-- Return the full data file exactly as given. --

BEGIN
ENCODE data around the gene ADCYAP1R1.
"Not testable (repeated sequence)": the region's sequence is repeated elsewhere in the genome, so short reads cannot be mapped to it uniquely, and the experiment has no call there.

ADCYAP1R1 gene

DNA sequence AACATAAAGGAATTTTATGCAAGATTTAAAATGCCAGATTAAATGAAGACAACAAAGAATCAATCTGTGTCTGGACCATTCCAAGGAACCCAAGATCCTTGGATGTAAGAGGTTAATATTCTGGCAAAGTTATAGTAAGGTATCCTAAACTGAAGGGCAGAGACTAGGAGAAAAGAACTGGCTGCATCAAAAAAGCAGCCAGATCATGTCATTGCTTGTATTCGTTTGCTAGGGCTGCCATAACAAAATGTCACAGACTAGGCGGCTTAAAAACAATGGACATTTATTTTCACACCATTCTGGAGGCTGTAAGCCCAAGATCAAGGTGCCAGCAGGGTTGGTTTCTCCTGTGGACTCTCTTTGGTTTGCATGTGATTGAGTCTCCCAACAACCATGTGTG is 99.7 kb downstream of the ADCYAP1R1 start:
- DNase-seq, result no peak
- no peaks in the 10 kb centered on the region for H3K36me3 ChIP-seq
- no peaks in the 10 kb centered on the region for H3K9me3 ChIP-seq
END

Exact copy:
ENCODE data around the gene ADCYAP1R1.
"Not testable (repeated sequence)": the region's sequence is repeated elsewhere in the genome, so short reads cannot be mapped to it uniquely, and the experiment has no call there.

ADCYAP1R1 gene

DNA sequence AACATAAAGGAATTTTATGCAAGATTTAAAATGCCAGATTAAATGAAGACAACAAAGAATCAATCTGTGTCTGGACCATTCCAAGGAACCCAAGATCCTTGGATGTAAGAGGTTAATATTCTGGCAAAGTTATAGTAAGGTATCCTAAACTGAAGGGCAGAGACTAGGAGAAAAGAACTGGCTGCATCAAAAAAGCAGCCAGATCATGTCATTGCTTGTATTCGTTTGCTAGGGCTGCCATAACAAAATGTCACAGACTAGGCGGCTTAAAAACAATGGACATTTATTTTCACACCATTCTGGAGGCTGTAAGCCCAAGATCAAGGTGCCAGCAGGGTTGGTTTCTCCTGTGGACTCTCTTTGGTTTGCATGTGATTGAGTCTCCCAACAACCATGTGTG is 99.7 kb downstream of the ADCYAP1R1 start:
- DNase-seq, result no peak
- no peaks in the 10 kb centered on the region for H3K36me3 ChIP-seq
- no peaks in the 10 kb centered on the region for H3K9me3 ChIP-seq